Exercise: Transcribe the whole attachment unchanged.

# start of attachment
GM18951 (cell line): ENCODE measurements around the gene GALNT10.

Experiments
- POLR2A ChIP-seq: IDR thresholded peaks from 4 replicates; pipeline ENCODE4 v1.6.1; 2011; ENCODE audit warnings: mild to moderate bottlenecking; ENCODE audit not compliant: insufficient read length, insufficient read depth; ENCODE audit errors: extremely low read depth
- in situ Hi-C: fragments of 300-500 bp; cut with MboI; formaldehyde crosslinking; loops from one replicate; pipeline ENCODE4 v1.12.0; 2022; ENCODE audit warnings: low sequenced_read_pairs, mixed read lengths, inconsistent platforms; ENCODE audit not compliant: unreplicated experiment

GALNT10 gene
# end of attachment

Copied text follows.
GM18951 (cell line): ENCODE measurements around the gene GALNT10.

Experiments
- POLR2A ChIP-seq: IDR thresholded peaks from 4 replicates; pipeline ENCODE4 v1.6.1; 2011; ENCODE audit warnings: mild to moderate bottlenecking; ENCODE audit not compliant: insufficient read length, insufficient read depth; ENCODE audit errors: extremely low read depth
- in situ Hi-C: fragments of 300-500 bp; cut with MboI; formaldehyde crosslinking; loops from one replicate; pipeline ENCODE4 v1.12.0; 2022; ENCODE audit warnings: low sequenced_read_pairs, mixed read lengths, inconsistent platforms; ENCODE audit not compliant: unreplicated experiment

GALNT10 gene